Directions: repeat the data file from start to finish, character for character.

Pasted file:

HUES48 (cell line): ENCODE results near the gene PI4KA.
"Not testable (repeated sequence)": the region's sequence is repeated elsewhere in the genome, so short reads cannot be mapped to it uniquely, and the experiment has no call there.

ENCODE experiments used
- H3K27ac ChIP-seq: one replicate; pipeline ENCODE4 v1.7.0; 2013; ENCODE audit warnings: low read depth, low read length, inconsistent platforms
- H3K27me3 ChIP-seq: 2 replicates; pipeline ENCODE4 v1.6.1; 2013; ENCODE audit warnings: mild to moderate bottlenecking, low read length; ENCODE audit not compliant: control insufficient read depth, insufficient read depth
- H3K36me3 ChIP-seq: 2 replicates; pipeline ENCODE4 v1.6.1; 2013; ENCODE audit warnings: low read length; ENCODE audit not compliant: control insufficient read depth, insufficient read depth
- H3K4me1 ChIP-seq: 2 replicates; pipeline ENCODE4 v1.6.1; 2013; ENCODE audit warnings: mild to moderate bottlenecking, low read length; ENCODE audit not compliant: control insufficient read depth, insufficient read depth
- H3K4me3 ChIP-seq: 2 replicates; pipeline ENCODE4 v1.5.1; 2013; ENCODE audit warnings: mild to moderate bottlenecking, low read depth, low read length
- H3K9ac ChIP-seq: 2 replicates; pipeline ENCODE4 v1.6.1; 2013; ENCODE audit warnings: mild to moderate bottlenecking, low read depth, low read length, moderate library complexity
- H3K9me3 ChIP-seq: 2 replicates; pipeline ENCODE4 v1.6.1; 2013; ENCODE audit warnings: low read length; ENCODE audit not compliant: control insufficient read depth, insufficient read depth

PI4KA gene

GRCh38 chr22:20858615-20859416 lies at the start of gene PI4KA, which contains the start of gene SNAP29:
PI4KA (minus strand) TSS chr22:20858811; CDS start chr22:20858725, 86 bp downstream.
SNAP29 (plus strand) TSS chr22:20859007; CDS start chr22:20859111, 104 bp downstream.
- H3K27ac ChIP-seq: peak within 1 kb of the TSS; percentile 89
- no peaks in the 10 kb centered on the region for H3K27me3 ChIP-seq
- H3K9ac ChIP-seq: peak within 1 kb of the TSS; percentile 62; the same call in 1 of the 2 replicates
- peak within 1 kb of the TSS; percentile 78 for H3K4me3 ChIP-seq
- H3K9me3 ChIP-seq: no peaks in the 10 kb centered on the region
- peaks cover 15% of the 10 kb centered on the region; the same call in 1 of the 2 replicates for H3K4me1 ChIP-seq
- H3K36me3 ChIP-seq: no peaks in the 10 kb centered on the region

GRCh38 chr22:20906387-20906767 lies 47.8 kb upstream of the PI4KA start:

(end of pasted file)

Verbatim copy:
HUES48 (cell line): ENCODE results near the gene PI4KA.
"Not testable (repeated sequence)": the region's sequence is repeated elsewhere in the genome, so short reads cannot be mapped to it uniquely, and the experiment has no call there.

ENCODE experiments used
- H3K27ac ChIP-seq: one replicate; pipeline ENCODE4 v1.7.0; 2013; ENCODE audit warnings: low read depth, low read length, inconsistent platforms
- H3K27me3 ChIP-seq: 2 replicates; pipeline ENCODE4 v1.6.1; 2013; ENCODE audit warnings: mild to moderate bottlenecking, low read length; ENCODE audit not compliant: control insufficient read depth, insufficient read depth
- H3K36me3 ChIP-seq: 2 replicates; pipeline ENCODE4 v1.6.1; 2013; ENCODE audit warnings: low read length; ENCODE audit not compliant: control insufficient read depth, insufficient read depth
- H3K4me1 ChIP-seq: 2 replicates; pipeline ENCODE4 v1.6.1; 2013; ENCODE audit warnings: mild to moderate bottlenecking, low read length; ENCODE audit not compliant: control insufficient read depth, insufficient read depth
- H3K4me3 ChIP-seq: 2 replicates; pipeline ENCODE4 v1.5.1; 2013; ENCODE audit warnings: mild to moderate bottlenecking, low read depth, low read length
- H3K9ac ChIP-seq: 2 replicates; pipeline ENCODE4 v1.6.1; 2013; ENCODE audit warnings: mild to moderate bottlenecking, low read depth, low read length, moderate library complexity
- H3K9me3 ChIP-seq: 2 replicates; pipeline ENCODE4 v1.6.1; 2013; ENCODE audit warnings: low read length; ENCODE audit not compliant: control insufficient read depth, insufficient read depth

PI4KA gene

GRCh38 chr22:20858615-20859416 lies at the start of gene PI4KA, which contains the start of gene SNAP29:
PI4KA (minus strand) TSS chr22:20858811; CDS start chr22:20858725, 86 bp downstream.
SNAP29 (plus strand) TSS chr22:20859007; CDS start chr22:20859111, 104 bp downstream.
- H3K27ac ChIP-seq: peak within 1 kb of the TSS; percentile 89
- no peaks in the 10 kb centered on the region for H3K27me3 ChIP-seq
- H3K9ac ChIP-seq: peak within 1 kb of the TSS; percentile 62; the same call in 1 of the 2 replicates
- peak within 1 kb of the TSS; percentile 78 for H3K4me3 ChIP-seq
- H3K9me3 ChIP-seq: no peaks in the 10 kb centered on the region
- peaks cover 15% of the 10 kb centered on the region; the same call in 1 of the 2 replicates for H3K4me1 ChIP-seq
- H3K36me3 ChIP-seq: no peaks in the 10 kb centered on the region

GRCh38 chr22:20906387-20906767 lies 47.8 kb upstream of the PI4KA start: